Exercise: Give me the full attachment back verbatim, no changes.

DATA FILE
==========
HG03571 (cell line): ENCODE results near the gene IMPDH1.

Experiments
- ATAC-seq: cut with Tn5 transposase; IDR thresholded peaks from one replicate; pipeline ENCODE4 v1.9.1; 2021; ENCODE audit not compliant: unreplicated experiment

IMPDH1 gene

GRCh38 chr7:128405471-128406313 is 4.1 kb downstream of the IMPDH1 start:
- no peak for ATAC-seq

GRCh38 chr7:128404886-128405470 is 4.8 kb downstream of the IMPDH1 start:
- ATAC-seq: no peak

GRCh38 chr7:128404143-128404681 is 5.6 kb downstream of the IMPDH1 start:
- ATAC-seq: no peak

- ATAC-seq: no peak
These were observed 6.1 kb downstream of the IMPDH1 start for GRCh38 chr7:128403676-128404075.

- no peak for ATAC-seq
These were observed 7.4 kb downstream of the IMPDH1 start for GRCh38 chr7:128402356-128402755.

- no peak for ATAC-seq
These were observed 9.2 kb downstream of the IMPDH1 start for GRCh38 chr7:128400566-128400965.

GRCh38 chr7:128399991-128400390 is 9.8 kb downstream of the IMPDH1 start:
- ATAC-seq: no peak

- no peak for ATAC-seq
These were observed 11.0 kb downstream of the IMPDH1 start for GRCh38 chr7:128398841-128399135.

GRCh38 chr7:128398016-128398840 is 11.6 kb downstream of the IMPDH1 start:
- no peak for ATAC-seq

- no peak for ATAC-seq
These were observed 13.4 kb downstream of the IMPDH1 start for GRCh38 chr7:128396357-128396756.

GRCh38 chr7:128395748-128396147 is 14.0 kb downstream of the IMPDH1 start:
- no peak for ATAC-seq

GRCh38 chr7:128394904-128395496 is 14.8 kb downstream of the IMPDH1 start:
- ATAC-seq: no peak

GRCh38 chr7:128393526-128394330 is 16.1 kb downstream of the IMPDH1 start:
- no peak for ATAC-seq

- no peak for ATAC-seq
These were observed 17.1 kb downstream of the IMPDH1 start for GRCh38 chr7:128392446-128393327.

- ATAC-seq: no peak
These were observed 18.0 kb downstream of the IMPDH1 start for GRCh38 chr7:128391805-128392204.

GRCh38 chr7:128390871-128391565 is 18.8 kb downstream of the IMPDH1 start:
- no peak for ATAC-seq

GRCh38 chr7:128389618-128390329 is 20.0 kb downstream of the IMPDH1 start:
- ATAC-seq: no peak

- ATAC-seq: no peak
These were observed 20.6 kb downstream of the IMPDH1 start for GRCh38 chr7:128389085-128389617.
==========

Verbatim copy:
HG03571 (cell line): ENCODE results near the gene IMPDH1.

Experiments
- ATAC-seq: cut with Tn5 transposase; IDR thresholded peaks from one replicate; pipeline ENCODE4 v1.9.1; 2021; ENCODE audit not compliant: unreplicated experiment

IMPDH1 gene

GRCh38 chr7:128405471-128406313 is 4.1 kb downstream of the IMPDH1 start:
- no peak for ATAC-seq

GRCh38 chr7:128404886-128405470 is 4.8 kb downstream of the IMPDH1 start:
- ATAC-seq: no peak

GRCh38 chr7:128404143-128404681 is 5.6 kb downstream of the IMPDH1 start:
- ATAC-seq: no peak

- ATAC-seq: no peak
These were observed 6.1 kb downstream of the IMPDH1 start for GRCh38 chr7:128403676-128404075.

- no peak for ATAC-seq
These were observed 7.4 kb downstream of the IMPDH1 start for GRCh38 chr7:128402356-128402755.

- no peak for ATAC-seq
These were observed 9.2 kb downstream of the IMPDH1 start for GRCh38 chr7:128400566-128400965.

GRCh38 chr7:128399991-128400390 is 9.8 kb downstream of the IMPDH1 start:
- ATAC-seq: no peak

- no peak for ATAC-seq
These were observed 11.0 kb downstream of the IMPDH1 start for GRCh38 chr7:128398841-128399135.

GRCh38 chr7:128398016-128398840 is 11.6 kb downstream of the IMPDH1 start:
- no peak for ATAC-seq

- no peak for ATAC-seq
These were observed 13.4 kb downstream of the IMPDH1 start for GRCh38 chr7:128396357-128396756.

GRCh38 chr7:128395748-128396147 is 14.0 kb downstream of the IMPDH1 start:
- no peak for ATAC-seq

GRCh38 chr7:128394904-128395496 is 14.8 kb downstream of the IMPDH1 start:
- ATAC-seq: no peak

GRCh38 chr7:128393526-128394330 is 16.1 kb downstream of the IMPDH1 start:
- no peak for ATAC-seq

- no peak for ATAC-seq
These were observed 17.1 kb downstream of the IMPDH1 start for GRCh38 chr7:128392446-128393327.

- ATAC-seq: no peak
These were observed 18.0 kb downstream of the IMPDH1 start for GRCh38 chr7:128391805-128392204.

GRCh38 chr7:128390871-128391565 is 18.8 kb downstream of the IMPDH1 start:
- no peak for ATAC-seq

GRCh38 chr7:128389618-128390329 is 20.0 kb downstream of the IMPDH1 start:
- ATAC-seq: no peak

- ATAC-seq: no peak
These were observed 20.6 kb downstream of the IMPDH1 start for GRCh38 chr7:128389085-128389617.